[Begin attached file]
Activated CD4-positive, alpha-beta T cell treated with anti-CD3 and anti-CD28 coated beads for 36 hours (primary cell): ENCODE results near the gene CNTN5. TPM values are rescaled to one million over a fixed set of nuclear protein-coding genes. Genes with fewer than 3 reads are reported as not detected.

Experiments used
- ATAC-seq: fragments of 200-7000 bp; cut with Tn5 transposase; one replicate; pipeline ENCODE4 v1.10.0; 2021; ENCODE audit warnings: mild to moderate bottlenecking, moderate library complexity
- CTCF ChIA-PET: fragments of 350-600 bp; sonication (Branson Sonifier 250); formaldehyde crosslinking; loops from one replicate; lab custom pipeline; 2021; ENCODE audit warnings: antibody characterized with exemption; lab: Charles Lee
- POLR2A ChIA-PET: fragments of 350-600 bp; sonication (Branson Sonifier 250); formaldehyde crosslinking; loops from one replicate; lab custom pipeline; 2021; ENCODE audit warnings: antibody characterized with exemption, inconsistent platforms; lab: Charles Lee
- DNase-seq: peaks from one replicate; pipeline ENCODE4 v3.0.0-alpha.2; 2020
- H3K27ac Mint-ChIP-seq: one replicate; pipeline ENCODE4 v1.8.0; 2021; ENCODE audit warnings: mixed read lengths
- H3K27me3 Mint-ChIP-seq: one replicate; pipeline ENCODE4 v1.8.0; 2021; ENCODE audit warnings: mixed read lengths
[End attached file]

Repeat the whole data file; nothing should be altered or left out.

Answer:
Activated CD4-positive, alpha-beta T cell treated with anti-CD3 and anti-CD28 coated beads for 36 hours (primary cell): ENCODE results near the gene CNTN5. TPM values are rescaled to one million over a fixed set of nuclear protein-coding genes. Genes with fewer than 3 reads are reported as not detected.

Experiments used
- ATAC-seq: fragments of 200-7000 bp; cut with Tn5 transposase; one replicate; pipeline ENCODE4 v1.10.0; 2021; ENCODE audit warnings: mild to moderate bottlenecking, moderate library complexity
- CTCF ChIA-PET: fragments of 350-600 bp; sonication (Branson Sonifier 250); formaldehyde crosslinking; loops from one replicate; lab custom pipeline; 2021; ENCODE audit warnings: antibody characterized with exemption; lab: Charles Lee
- POLR2A ChIA-PET: fragments of 350-600 bp; sonication (Branson Sonifier 250); formaldehyde crosslinking; loops from one replicate; lab custom pipeline; 2021; ENCODE audit warnings: antibody characterized with exemption, inconsistent platforms; lab: Charles Lee
- DNase-seq: peaks from one replicate; pipeline ENCODE4 v3.0.0-alpha.2; 2020
- H3K27ac Mint-ChIP-seq: one replicate; pipeline ENCODE4 v1.8.0; 2021; ENCODE audit warnings: mixed read lengths
- H3K27me3 Mint-ChIP-seq: one replicate; pipeline ENCODE4 v1.8.0; 2021; ENCODE audit warnings: mixed read lengths